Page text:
BeehiveBy beehive.govt.nz
    1 week ago
  • Tax relief for Mycoplasma Bovis farmers
    Farmers whose herds were culled in response to the outbreak of Mycoplasma bovis will be able to minimise the tax treatment of their income in some circumstances. Revenue Minister Stuart Nash says Cabinet has agreed to change the law. It means farmers may be eligible to spread their income over ...
    BeehiveBy beehive.govt.nz
    1 week ago
  • $27 million for NGOs and community groups to continue providing essential services
    A $27 million dollar package, effective immediately, is being provided to social sector services and community groups to ensure they can continue to provide essential support to communities as we stay at home as a nation to stop the spread of COVID-19, Minister for Social Development Carmel Sepuloni announced. “At ...
    BeehiveBy beehive.govt.nz
    2 weeks ago
  • Statement on guilty plea of March 15 terrorist
    “The guilty plea today will provide some relief to the many people whose lives were shattered by what happened on March 15,” Prime Minister Jacinda Ardern said. “These guilty pleas and conviction bring accountability for what happened and also save the families who lost loved ones, those who were injured, ...
    BeehiveBy beehive.govt.nz
    2 weeks ago
  • COVID-19 updates
    The Prime Minister is holding daily press conferences to update New Zealanders on the Government's response to COVID-19. Links to videos and transcripts of these updates below. These transcripts also include All of Government press conferences led by Director Ministry of Health's Director-General of Health Dr Ashley Bloomfield. 25 March: Live update from the Prime ...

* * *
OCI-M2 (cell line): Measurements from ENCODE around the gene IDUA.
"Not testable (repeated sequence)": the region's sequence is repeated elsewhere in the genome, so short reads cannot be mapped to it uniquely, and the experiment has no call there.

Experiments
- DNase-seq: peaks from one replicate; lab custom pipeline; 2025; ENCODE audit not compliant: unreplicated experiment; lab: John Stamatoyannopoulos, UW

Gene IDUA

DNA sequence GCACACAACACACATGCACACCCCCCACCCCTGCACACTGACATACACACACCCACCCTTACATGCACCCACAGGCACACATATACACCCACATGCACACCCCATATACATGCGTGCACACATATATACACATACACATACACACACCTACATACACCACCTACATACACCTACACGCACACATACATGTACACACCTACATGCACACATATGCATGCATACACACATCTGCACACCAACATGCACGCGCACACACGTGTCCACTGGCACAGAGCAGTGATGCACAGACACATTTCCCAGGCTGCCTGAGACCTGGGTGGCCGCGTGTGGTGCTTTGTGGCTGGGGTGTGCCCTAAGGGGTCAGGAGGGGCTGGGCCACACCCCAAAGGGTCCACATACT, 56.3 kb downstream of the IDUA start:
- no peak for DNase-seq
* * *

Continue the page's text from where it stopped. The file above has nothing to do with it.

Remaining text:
BeehiveBy beehive.govt.nz
    2 weeks ago
  • Police numbers break through 10,000 mark
    Frontline Police numbers have broken through the 10,000 mark for the first time in history as officers step forward to keep the community safe during the COVID19 lockdown. “Two Police graduations in Auckland and Wellington in the past week have been conducted in unprecedented circumstances,” Police Minister Stuart Nash said. ...
    BeehiveBy beehive.govt.nz
    2 weeks ago
  • Urgent tax measures for economic recovery
    Urgent legislation has been passed to support the package of economic and social measures needed to recover from the impact of the coronavirus outbreak. “The COVID-19 Response (Taxation and Social Assistance Urgent Measures) Bill will cushion New Zealanders from the worst economic impacts of the COVID-19 outbreak,” said Revenue Minister ...
    BeehiveBy beehive.govt.nz
    2 weeks ago
  • Further support for farmers and growers as drought persists
    From tomorrow, Government support for farmers and growers affected by drought will be expanded and extended across the country, with access to Rural Assistance Payments (RAPS) available throughout the North Island, parts of the South Island and the Chatham Islands, Social Development Minister Carmel Sepuloni announced. “These challenging conditions have ...
    BeehiveBy beehive.govt.nz
    2 weeks ago
  • COVID-19: Temporary changes to Education Act